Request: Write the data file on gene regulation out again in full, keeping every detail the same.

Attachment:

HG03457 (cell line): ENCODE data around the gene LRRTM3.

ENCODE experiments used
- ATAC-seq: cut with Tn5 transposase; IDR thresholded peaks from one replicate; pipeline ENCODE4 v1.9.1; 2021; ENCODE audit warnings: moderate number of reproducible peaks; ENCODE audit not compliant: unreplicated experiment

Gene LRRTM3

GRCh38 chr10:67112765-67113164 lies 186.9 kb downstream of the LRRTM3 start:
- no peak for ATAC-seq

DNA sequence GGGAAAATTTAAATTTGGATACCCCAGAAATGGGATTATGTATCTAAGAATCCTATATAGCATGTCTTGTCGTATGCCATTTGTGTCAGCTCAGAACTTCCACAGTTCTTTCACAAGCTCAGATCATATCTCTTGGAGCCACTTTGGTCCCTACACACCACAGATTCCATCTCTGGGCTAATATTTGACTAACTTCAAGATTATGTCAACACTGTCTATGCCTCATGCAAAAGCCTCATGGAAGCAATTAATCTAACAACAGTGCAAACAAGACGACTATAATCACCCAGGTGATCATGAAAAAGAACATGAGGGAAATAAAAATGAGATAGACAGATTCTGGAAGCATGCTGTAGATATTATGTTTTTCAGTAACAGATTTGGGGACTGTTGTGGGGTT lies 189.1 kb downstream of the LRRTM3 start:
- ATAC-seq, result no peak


HG03457 (cell line): ENCODE data around the gene LRRTM3.

ENCODE experiments used
- ATAC-seq: cut with Tn5 transposase; IDR thresholded peaks from one replicate; pipeline ENCODE4 v1.9.1; 2021; ENCODE audit warnings: moderate number of reproducible peaks; ENCODE audit not compliant: unreplicated experiment

Gene LRRTM3

GRCh38 chr10:67112765-67113164 lies 186.9 kb downstream of the LRRTM3 start:
- no peak for ATAC-seq

DNA sequence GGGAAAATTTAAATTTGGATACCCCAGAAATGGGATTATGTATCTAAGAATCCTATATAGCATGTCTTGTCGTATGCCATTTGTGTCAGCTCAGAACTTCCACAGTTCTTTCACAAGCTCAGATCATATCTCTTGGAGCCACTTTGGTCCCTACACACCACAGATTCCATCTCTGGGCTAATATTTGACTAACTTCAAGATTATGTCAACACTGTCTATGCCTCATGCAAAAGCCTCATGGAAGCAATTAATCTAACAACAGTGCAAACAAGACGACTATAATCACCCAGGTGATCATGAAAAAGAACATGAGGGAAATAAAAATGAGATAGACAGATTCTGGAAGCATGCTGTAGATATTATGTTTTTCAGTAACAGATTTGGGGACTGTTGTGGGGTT lies 189.1 kb downstream of the LRRTM3 start:
- ATAC-seq, result no peak